Welcome to Dr. Park's blog. 


Dr. On Jung Park regularly wrote as part of The Health Column for The Korea Times.

She shared with the audience many self-diagnosis tips and how to help relieve many symptoms.

She wrote about many varieties of topics and suggested treatments for them.

Click on any of the articles below to read more about each topic. 

  • Dr. Park


Many office workers and students who are mostly sedentary and lack bodily movement complain of constipation. Additionally, many patients attending the main clinic with herniated lumbar disc also complain of constipation.  Constipation is not simply a digestive issue. It can lead to lumbar pain and can strain the spine; therefore, constipation is like a red alert for herniated lumbar disc patients.

Even if a healthy person flexes the abdomen, not much strain is forced on the disc because of strong abdominal muscles and erector spine muscles. However, women in their twenty to thirties whose muscles became weak due to excessive work out, or those with spinal disorder or lumbar pain from stress and wrong posture may trigger herniated lumbar disc, where there is pinching of the nerve by deviated lumbar vertebra and disc, because of sudden increase of abdominal pressure when pushing to relieve of constipation.

Compression of the lumbar vertebra or nerve, or damage of the tendons or ligaments due to constipation can worsen defecation and urination difficulty, leading to the vicious cycle where the spine becomes worse. The perineal nerve running through the sacrum controls the external sphincter and accelerates bowel movement, so any problems in this area can give rise to difficulty in defecation.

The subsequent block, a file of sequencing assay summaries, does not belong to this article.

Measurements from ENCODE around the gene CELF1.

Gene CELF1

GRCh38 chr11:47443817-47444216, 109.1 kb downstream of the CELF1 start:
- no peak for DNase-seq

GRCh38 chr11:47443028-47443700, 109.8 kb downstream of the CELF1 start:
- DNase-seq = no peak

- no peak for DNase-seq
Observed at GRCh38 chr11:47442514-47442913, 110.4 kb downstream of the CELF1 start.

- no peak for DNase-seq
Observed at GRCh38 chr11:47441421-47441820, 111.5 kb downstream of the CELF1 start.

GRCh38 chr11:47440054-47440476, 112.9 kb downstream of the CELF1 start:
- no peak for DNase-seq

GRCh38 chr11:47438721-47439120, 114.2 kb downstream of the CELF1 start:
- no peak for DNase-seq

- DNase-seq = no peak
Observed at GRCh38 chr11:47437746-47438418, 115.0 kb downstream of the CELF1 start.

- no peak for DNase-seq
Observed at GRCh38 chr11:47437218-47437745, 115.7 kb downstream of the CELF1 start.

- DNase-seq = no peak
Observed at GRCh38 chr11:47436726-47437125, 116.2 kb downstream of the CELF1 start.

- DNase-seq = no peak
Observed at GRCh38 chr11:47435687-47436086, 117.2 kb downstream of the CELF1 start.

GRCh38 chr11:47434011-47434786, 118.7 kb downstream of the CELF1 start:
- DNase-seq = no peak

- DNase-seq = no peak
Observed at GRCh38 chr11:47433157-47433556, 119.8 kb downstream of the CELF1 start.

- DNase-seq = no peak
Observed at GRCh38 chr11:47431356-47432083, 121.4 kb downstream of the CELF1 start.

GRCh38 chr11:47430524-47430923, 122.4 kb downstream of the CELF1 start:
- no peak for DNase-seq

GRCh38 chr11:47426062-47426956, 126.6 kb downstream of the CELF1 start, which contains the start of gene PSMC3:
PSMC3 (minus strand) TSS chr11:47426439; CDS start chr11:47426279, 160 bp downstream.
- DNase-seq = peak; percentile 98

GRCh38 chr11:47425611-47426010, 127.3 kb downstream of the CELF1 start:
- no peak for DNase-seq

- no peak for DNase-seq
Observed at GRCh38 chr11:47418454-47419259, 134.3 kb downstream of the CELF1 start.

Depending on which nerve is getting compressed due to spinal disorder, it can affect defecation and urination. In certain cases where patients have limited movement because of lumbar disc hernia, their stiff bowel movement and weakened abdomen muscles can aggravate lumbar disc. Therefore, those with chronically weak low back or those diagnosed with lumbar disc hernia need to be aware of not only the spine but as well as their digestive system.

According to a survey of 482 patients with lumbar disc hernia and lumbar sprain that have attended Jaseng Center from October 1st, 2014 to January 15th, 2015, nearly half, which are 237 patients (49.2%), said constipation followed by hernia of the lumbar disc. Additionally, out of those 237 patients with constipation after lumbar disc hernia, 88% (209 patients) claimed they sit in the bathroom for over fifteen minutes.

Prevention of constipation include proper dietary habits and bowel habits. Avoid oily food or straight meaty food, but eat fiber and moisture-rich food. Extended time in the bathroom with books, newspaper, or phone is not recommended; rather, it is recommended to finish within five minutes.

Strengthening of the abdominal and erector spine muscles with exercise can solve two problems at once. Abdominal exercise not only helps improve bowel movement, but the strong abdominal muscle can withstand sudden abdominal pressure exerted during constipation, and can prevent lumbar disc hernia by supporting the spine and disc strongly.

The following are exercises for the abdomen and erector spinal muscle:

1. Leg Raise Exercise: Lie down supine, and slowly raise and lower both legs. Repeat fifteen times, rest for one minute, and do three sets in total.

2. Sit up: Raise the body up to chest-height only, not completely.

3. Riding the bicycle and walking are workouts that strengthen the abdomens without straining the low back.

Rarely people consider constipation as a serious symptom. Lumbar pain due to temporary constipation can be relieved once constipation is resolved; however, chronic constipation can develop into intestinal blockage, anal fissure, or hemorrhoids. In worse cases, it can lead to lumbar disc hernia or degenerative spinal disorder, so continuous symptoms call for proper treatments.

Published by KoreaTimes under <Health Column> on April 21st, 2015.

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